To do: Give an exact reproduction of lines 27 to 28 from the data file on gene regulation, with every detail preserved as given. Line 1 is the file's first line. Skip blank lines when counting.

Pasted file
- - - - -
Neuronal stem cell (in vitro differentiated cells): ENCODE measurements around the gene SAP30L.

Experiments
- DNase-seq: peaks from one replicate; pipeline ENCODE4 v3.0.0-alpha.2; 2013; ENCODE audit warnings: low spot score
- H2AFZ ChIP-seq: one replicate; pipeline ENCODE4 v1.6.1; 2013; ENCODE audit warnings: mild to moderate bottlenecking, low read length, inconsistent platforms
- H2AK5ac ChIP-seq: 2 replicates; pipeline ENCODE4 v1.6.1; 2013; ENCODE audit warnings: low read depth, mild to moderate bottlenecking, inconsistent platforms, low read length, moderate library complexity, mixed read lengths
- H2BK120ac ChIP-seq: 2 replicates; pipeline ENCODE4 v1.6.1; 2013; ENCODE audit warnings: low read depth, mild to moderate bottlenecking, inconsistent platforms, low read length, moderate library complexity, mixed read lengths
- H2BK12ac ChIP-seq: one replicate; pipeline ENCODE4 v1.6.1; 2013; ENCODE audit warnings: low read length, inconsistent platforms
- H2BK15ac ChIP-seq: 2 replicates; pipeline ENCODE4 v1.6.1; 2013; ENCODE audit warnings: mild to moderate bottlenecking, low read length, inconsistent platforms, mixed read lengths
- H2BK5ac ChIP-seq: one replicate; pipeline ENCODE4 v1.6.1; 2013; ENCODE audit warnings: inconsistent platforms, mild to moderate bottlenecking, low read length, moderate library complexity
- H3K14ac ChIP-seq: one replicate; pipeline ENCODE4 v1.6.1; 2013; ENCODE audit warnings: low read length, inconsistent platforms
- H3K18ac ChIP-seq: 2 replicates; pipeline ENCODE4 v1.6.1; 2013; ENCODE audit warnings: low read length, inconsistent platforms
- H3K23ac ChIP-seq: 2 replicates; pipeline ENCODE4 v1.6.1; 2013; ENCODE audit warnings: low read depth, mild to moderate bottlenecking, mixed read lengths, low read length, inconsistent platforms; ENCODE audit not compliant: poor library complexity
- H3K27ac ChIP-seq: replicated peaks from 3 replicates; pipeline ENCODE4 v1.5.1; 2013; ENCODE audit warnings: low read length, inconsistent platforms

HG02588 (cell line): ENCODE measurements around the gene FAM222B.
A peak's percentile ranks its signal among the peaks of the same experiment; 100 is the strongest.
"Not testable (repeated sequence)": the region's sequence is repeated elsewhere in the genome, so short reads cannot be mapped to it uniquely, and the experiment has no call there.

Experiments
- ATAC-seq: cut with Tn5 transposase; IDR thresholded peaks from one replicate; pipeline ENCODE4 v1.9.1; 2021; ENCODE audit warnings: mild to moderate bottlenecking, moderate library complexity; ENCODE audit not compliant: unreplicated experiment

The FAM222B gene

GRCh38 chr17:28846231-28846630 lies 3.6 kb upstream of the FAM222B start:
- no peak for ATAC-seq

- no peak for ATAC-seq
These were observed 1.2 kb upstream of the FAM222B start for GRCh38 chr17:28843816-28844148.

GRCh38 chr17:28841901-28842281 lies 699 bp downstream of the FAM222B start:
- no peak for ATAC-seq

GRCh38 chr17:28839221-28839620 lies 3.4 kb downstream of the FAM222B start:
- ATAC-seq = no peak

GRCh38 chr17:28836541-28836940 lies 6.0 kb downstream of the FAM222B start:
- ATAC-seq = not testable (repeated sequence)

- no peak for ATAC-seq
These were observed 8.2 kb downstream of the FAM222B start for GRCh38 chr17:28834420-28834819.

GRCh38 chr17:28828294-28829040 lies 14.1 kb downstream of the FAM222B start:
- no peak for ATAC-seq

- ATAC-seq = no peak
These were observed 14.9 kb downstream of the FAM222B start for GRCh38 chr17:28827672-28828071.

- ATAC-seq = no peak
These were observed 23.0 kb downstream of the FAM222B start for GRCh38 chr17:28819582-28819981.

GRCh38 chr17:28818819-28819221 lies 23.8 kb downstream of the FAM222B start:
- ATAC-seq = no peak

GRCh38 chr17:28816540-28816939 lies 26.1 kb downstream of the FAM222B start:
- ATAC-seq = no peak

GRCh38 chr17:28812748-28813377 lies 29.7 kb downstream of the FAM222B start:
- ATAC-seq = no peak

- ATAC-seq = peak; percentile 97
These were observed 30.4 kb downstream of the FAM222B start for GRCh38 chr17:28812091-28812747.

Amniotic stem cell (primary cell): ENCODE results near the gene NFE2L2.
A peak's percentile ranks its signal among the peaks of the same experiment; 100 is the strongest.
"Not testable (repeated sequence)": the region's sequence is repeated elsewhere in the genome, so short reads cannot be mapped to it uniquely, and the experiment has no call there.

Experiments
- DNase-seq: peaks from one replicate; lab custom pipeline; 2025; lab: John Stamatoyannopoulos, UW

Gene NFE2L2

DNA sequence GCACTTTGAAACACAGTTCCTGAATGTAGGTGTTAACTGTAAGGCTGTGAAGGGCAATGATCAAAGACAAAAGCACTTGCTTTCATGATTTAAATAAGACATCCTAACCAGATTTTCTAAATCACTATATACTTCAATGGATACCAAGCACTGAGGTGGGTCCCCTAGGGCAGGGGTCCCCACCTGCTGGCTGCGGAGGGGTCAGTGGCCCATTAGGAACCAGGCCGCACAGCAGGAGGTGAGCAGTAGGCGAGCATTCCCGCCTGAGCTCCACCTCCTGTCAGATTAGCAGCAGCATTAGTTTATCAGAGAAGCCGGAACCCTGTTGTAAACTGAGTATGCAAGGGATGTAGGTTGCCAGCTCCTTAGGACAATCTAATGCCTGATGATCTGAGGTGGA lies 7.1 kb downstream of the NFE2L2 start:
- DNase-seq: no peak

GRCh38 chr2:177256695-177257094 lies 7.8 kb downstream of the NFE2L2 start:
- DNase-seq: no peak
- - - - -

- ATAC-seq = no peak

GRCh38 chr17:28836541-28836940 lies 6.0 kb downstream of the FAM222B start: